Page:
Barjis London to stop promoting size Zero

The Pioneer of high end modest Fashion in the UK – Barjis London has announced that she will not be doing Fashions shows and shoots that objectify men and women and promote size zero models.

Barjis has never been a fan of shows – her first show in Dubai was a revelation to the scary world of the Fashion industry. She witnessed young girls starving their bodies and lying on the floor sleeping during shows.

“It was pretty disturbing when one of my models could not be found – we eventually found her lying in a corner malnourished on the floor – she had been starving her body for a week!.

Even though I have only done three shows in my career since 2011 – I have used very skinny models in my shoots and now looking back, I feel extremely guilty of what I am presenting to the youth. Young people are bombarded with images of a superficial world – where image is everything and plastic surgery is the norm.

Recently I overheard a conversation between my daughters, which was a shocking realisation to the sad world that they live in. They were talking about plastic surgery and having so much knowledge about all the technical language of cosmetic surgery-, which made me realise on the negative impact it is having on our kids. My 15 year old knew more about beauty products and plastic surgery than me! This is when that I decided to stop all forms of objectifying women – even with models wearing headscarves in my future campaigns.

In this current age – even the modest fashion industry are exploiting hijabi models and bloggers- who have become celebrities for their beauty and styling. I think we all need to reflect on why women wear the hijab and not lose track with the fact that Fashion and Religion do not go together and it is about time we stop making excuses such as “representation” and our personal interpretation of the hijab. We do not need representation of a hijab wearing model to advertise a hair colour brand. It is illogical to advertise hair colour using a hijabi model covering her hair, period! Diversity used properly is welcoming but used in the wrong way can be offensive and just a tick box exercise.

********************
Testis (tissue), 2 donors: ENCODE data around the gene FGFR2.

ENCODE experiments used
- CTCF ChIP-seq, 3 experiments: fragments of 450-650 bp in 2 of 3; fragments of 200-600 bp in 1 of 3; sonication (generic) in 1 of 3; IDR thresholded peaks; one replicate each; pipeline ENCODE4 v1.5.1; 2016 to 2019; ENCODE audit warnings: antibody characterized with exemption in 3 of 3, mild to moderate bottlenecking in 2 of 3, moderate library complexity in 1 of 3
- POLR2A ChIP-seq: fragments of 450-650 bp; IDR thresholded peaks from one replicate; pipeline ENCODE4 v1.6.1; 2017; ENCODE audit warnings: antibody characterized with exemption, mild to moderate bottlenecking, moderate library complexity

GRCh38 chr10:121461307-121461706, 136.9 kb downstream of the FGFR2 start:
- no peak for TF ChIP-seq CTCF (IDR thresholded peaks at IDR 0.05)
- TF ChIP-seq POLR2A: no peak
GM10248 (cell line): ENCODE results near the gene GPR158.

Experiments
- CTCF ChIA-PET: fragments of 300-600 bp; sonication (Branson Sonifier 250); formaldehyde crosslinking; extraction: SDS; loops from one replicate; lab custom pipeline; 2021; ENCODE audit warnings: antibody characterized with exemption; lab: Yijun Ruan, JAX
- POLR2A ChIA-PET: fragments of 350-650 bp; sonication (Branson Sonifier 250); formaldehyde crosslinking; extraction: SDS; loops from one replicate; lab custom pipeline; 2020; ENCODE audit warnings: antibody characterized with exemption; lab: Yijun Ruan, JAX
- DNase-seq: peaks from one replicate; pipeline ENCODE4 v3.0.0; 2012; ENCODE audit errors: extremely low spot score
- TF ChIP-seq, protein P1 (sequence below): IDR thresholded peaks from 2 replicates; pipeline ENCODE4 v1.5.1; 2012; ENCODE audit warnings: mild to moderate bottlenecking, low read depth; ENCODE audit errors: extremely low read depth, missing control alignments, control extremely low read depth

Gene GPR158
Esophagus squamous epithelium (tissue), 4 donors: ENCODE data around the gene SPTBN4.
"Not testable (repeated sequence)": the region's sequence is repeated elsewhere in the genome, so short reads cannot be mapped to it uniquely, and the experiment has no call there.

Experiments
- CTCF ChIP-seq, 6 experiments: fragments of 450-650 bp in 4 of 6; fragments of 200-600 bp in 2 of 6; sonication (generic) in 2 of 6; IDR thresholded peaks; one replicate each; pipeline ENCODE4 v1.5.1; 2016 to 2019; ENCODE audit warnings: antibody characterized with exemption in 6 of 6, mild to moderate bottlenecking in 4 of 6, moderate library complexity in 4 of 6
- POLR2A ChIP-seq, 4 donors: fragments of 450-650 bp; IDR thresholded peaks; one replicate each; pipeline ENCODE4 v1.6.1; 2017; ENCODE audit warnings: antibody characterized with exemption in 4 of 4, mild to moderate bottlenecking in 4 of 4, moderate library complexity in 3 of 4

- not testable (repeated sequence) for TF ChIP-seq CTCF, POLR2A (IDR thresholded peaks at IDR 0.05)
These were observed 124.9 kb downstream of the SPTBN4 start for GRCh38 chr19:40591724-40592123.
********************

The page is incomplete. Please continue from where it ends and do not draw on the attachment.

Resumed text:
My future collections will be on mannequins or normal sized models.  I have been struggling with my conscience for quite some time – I thought this was the right time to announce my decision. I always believe that if you cannot sleep peacefully at night then something needs to change.

Designers, business owners, bloggers and you tubers have a social responsibility and in todays, tech savvy millennial, and generation X and Y market – we can find innovative and alternative ways of branding and showing our creativity.  This may affect my branding in the short term but I know that I will be benefiting society in other ways.

We need to start thinking of US and not ME. We can all unite by making a positive impact by accepting our negative contribution to society and start making an active role in changing the status quo.”- Barjis Chohan

 

Leave a Reply

Your email address will not be published. Required fields are marked *